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 Post subject: Split Hex by OSKAR
PostPosted: Sat Sep 11, 2010 9:24 am 
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Hi Twisty Puzzles fans,

Split Hex is a variation to Hex Cube, which was presented at the Twisty Puzzles Forum earlier. The geometry of Hex Cube and Split Hex forms the basis of Mixup 2x4x4.

Split Hex is a twisty puzzle with forty squares and eight triangles. The puzzle has two hexagonal cross-sections and one four-fold symmetry. It was designed by cutting each of the ten square panels of Hex Cube in four.

Unfortunately, the puzzle is a bit too small for comfort. Some of the turns are hard to make, and take some patience.

Watch the YouTube video.
Buy the puzzle from my Shapeways Shop.
Read more at the Shapeways Forum.
Check out the photos below.

Enjoy!

Oskar
Attachment:
Split Hex - prototype - view 1.jpg
Split Hex - prototype - view 1.jpg [ 48.6 KiB | Viewed 2308 times ]

Attachment:
Split Hex - prototype - view 2.jpg
Split Hex - prototype - view 2.jpg [ 51 KiB | Viewed 2308 times ]

Attachment:
Split Hex - prototype - view 3.jpg
Split Hex - prototype - view 3.jpg [ 50.37 KiB | Viewed 2308 times ]

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Last edited by Oskar on Sat Sep 11, 2010 9:30 am, edited 1 time in total.

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 Post subject: Re: Split Hex by OSKAR
PostPosted: Sat Sep 11, 2010 9:25 am 
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Hooray, I like it more than the first! :D

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PB: At home (In Competition)
2x2 1.xx (2.88)
3x3 11.xx (15.81)
4x4 1:18.26 (1:24.63)
5x5 (3:00.02)
6x6 4:26.05 (6:34.68)
7x7 6:38.74 (9:48.81)
OH (35.63)

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 Post subject: Re: Split Hex by OSKAR
PostPosted: Sat Sep 11, 2010 9:30 am 
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Good work Oskar! Are you ever going to run out of ideas? :lol:

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3x3x3 average of five: 8.92 seconds.
3x3x3 average of twelve: 9.77 seconds.

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 Post subject: Re: Split Hex by OSKAR
PostPosted: Sat Sep 11, 2010 9:52 am 
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Nice... I think my favorite of this family is the Mixup 2x4x4 just due to the shape and color pattern. Could this be shape modded into an elongated octagon such that the 8 color version had each color on a single face (in a single plane)? I'm not 100% sure that's possible but if so I think I'd like that shape more and it would probably make the puzzle just a bit bigger. I'm just not a fan of having the same color on multiple planes.

And for a second there I thought I was onto a new puzzle. Using this line of though...

The Mixup Cube is to the 3x3x3 what the Hex Cube is to the 2x3x3.

Ask yourself what fits here...

The Hex Cube is to the 2x3x3 what the __________ is to the 2x2x3.

The answer is much more boring than I had hoped and it already exists or I'm sure Oskar would have already made one.

Carl

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 Post subject: Re: Split Hex by OSKAR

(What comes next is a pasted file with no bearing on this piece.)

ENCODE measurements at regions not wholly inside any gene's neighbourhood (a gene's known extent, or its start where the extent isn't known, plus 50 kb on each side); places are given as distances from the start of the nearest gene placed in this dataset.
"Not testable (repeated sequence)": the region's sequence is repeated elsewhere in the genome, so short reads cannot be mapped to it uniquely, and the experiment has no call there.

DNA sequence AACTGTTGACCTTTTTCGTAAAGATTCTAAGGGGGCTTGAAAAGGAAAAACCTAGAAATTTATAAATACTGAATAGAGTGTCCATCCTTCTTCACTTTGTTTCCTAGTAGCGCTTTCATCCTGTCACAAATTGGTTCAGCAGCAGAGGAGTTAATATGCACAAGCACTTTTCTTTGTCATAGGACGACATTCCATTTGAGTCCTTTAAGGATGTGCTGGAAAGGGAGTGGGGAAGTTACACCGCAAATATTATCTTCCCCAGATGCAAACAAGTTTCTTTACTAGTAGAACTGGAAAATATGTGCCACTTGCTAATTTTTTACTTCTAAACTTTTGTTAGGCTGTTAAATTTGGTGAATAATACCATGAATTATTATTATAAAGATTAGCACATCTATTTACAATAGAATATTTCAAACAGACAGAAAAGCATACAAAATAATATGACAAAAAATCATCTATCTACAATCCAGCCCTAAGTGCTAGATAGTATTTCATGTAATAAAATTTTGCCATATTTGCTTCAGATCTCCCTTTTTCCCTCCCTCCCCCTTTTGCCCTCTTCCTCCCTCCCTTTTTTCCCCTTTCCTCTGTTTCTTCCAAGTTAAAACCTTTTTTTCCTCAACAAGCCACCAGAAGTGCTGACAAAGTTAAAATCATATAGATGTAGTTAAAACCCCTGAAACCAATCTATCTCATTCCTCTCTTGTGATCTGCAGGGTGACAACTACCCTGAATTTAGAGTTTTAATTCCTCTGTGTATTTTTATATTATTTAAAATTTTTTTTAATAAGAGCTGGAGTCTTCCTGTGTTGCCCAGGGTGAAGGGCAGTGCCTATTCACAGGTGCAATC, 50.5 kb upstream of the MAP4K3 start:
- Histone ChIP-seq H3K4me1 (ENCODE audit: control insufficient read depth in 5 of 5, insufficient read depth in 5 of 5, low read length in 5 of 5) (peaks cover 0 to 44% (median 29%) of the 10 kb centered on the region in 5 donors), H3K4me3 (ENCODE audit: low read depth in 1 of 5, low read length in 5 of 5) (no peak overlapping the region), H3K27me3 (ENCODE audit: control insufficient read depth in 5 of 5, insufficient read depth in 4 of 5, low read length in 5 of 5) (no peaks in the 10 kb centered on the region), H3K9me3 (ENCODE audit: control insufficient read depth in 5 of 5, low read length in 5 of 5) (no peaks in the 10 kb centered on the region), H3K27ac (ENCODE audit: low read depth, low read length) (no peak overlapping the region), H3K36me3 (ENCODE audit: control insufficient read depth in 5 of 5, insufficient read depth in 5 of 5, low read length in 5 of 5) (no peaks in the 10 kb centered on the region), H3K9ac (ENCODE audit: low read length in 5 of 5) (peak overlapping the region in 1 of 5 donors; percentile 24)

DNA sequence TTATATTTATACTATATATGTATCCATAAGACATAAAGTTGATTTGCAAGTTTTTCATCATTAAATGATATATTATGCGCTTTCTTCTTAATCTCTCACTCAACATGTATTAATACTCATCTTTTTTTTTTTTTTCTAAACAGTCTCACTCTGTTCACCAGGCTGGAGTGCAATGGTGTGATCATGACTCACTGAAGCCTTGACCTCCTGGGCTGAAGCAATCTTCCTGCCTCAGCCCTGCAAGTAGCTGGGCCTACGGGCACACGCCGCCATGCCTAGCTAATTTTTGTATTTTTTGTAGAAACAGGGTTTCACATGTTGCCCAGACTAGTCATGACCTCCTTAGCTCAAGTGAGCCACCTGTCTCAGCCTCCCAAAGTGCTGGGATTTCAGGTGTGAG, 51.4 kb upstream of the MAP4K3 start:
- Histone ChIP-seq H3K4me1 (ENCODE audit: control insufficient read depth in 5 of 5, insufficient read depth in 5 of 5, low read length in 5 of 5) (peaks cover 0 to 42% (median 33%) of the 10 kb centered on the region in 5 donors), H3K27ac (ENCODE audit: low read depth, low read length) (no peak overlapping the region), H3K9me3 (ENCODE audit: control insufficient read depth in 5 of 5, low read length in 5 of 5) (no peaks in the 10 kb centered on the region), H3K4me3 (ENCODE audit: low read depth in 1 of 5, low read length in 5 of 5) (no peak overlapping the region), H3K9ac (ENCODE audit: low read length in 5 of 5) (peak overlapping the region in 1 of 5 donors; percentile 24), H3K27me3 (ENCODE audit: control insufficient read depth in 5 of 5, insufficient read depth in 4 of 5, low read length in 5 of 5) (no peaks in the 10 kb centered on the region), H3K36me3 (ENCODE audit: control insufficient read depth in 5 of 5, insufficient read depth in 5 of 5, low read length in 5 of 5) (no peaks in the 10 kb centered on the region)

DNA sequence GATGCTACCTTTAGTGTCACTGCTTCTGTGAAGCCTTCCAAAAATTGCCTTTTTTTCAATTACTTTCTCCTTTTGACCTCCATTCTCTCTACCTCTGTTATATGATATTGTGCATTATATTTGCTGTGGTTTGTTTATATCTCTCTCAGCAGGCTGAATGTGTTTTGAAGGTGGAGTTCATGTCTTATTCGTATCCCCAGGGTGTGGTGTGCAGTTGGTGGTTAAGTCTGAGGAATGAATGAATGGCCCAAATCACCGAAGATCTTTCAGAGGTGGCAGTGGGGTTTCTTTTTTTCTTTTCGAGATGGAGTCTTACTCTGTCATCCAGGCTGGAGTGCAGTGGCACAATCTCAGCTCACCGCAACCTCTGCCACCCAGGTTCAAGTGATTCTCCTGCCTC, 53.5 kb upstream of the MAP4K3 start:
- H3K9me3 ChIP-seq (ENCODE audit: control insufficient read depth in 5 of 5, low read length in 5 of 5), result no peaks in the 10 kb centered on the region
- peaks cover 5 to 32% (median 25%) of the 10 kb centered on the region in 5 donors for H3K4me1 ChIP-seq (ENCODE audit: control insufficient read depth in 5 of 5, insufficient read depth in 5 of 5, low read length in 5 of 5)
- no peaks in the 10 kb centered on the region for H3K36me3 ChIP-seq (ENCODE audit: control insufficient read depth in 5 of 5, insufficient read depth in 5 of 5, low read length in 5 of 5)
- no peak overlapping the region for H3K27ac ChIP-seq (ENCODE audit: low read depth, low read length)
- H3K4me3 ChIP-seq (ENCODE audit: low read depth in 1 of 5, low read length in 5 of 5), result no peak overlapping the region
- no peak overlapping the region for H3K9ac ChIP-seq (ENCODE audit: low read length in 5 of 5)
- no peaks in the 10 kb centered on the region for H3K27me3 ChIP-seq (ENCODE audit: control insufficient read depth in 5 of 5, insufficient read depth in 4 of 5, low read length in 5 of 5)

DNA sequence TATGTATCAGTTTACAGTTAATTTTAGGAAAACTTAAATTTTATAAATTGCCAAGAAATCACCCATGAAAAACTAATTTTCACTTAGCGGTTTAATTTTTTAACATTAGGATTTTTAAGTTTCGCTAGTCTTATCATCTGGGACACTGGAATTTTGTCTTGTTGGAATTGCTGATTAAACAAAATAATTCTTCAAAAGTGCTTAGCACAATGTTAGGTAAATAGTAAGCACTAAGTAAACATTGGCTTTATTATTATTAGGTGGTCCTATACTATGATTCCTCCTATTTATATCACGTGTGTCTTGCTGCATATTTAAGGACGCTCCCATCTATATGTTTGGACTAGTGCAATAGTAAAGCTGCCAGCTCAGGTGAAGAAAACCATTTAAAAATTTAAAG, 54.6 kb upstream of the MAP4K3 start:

PostPosted: Sat Sep 11, 2010 5:24 pm 
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AHA!!!!!! So you CAN turn a middle slice of a split hex by 30 degrees and then spin a perpendicular slice. This has never been shown before but I couldn't see why it wouldn't be possible. So a similar thing can occur on a Mixup2x4x4, right?

And Carl, I think the puzzle you are looking for is nothing more than a standard 2x2x3. Long and possibly somewhat boring explanation follows, except for Carl and possibly Andreas or a few others: (and I used pretty simple terms here because I've had a long day... don't judge my lack of clever wordings :lol: )

Let's look at the mixup/hex family that Oskar (and/or Bram?) has discovered/created....

In all cases so far, there is an underlying 2x2x2 mechanism. This extends out to become the corners of each puzzle. All other pieces belong to "rings" of pieces that encircle this 2x2x2 mech perpendicular to the x,y,and/or z axes.

Mixup 3x3x3: 3/3 rings of pieces are present. This means each piece in a given ring has 8 places to line up: 4 that line up with the corners (making what appear to be edges) and 4 that line up with the intersections of the other 2 rings (making what appear to be centers). This gives 8 pieces per ring, and means the rings can move in multiples of 45 degrees (note these 8 pieces are mechanically identical). Furthermore, the inner 2x2x2 has the full symmetries of having all three rings present and thus can always move in 90 degrees

Hex Cube: 2/3 rings of pieces are present. This means each piece in a given ring has 6 places to line up: 4 that line up with the corners and 2 that line up with the intersections of the other 1 ring. This gives 6 pieces per ring, and means the rings can move in multiples of 60 degrees. Furthermore, the inner 2x2x2 only has the symmetries of 2/3 rings (like a 2x3x3) and so can rotate 90 degrees only along one axis, and 180 degrees along the other two.

Split Hex: is a Hex cube with every "ring" cut in half longways (same as taking a 3x3x3 and cutting exactly in half along all 3 axes to get a non-proportional 4x4x4)

Mixup 2x4x4: is a bandaged Split Hex shape-modded up into a rectangle prism. Or if you prefer, a Hex cube that has only been "spilt" in certain places and then shape-modded up into a rectangular prism.